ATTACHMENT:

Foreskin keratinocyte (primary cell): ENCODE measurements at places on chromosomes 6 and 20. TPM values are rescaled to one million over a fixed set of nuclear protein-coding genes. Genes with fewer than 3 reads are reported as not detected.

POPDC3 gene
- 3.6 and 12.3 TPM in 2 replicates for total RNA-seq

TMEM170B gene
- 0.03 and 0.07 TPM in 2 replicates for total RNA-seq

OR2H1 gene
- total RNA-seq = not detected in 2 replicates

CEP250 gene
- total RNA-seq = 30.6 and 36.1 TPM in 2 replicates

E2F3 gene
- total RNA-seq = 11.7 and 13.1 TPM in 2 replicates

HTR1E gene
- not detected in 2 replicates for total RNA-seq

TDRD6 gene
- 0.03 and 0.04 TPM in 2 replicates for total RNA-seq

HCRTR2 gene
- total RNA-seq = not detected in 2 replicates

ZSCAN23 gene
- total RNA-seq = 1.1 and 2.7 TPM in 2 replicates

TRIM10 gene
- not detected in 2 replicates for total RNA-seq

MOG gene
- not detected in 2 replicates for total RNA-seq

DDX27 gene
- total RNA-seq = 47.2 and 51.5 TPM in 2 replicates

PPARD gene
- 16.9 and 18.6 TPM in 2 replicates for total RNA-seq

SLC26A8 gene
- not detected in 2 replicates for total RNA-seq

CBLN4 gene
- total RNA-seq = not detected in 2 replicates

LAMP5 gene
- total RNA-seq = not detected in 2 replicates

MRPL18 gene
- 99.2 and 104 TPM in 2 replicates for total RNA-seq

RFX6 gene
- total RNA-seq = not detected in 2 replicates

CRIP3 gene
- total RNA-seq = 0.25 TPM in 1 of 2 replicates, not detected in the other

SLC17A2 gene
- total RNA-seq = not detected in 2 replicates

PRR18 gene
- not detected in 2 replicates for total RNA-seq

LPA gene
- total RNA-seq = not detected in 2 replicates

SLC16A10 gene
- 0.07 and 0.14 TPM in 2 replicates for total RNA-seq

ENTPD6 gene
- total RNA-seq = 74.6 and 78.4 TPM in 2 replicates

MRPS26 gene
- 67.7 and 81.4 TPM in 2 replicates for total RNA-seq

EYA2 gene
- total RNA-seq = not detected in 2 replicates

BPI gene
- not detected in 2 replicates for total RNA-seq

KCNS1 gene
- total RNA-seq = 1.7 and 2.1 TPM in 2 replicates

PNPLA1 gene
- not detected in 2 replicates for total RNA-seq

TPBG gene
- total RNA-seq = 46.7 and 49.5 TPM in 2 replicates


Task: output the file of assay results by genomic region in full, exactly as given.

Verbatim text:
Foreskin keratinocyte (primary cell): ENCODE measurements at places on chromosomes 6 and 20. TPM values are rescaled to one million over a fixed set of nuclear protein-coding genes. Genes with fewer than 3 reads are reported as not detected.

POPDC3 gene
- 3.6 and 12.3 TPM in 2 replicates for total RNA-seq

TMEM170B gene
- 0.03 and 0.07 TPM in 2 replicates for total RNA-seq

OR2H1 gene
- total RNA-seq = not detected in 2 replicates

CEP250 gene
- total RNA-seq = 30.6 and 36.1 TPM in 2 replicates

E2F3 gene
- total RNA-seq = 11.7 and 13.1 TPM in 2 replicates

HTR1E gene
- not detected in 2 replicates for total RNA-seq

TDRD6 gene
- 0.03 and 0.04 TPM in 2 replicates for total RNA-seq

HCRTR2 gene
- total RNA-seq = not detected in 2 replicates

ZSCAN23 gene
- total RNA-seq = 1.1 and 2.7 TPM in 2 replicates

TRIM10 gene
- not detected in 2 replicates for total RNA-seq

MOG gene
- not detected in 2 replicates for total RNA-seq

DDX27 gene
- total RNA-seq = 47.2 and 51.5 TPM in 2 replicates

PPARD gene
- 16.9 and 18.6 TPM in 2 replicates for total RNA-seq

SLC26A8 gene
- not detected in 2 replicates for total RNA-seq

CBLN4 gene
- total RNA-seq = not detected in 2 replicates

LAMP5 gene
- total RNA-seq = not detected in 2 replicates

MRPL18 gene
- 99.2 and 104 TPM in 2 replicates for total RNA-seq

RFX6 gene
- total RNA-seq = not detected in 2 replicates

CRIP3 gene
- total RNA-seq = 0.25 TPM in 1 of 2 replicates, not detected in the other

SLC17A2 gene
- total RNA-seq = not detected in 2 replicates

PRR18 gene
- not detected in 2 replicates for total RNA-seq

LPA gene
- total RNA-seq = not detected in 2 replicates

SLC16A10 gene
- 0.07 and 0.14 TPM in 2 replicates for total RNA-seq

ENTPD6 gene
- total RNA-seq = 74.6 and 78.4 TPM in 2 replicates

MRPS26 gene
- 67.7 and 81.4 TPM in 2 replicates for total RNA-seq

EYA2 gene
- total RNA-seq = not detected in 2 replicates

BPI gene
- not detected in 2 replicates for total RNA-seq

KCNS1 gene
- total RNA-seq = 1.7 and 2.1 TPM in 2 replicates

PNPLA1 gene
- not detected in 2 replicates for total RNA-seq

TPBG gene
- total RNA-seq = 46.7 and 49.5 TPM in 2 replicates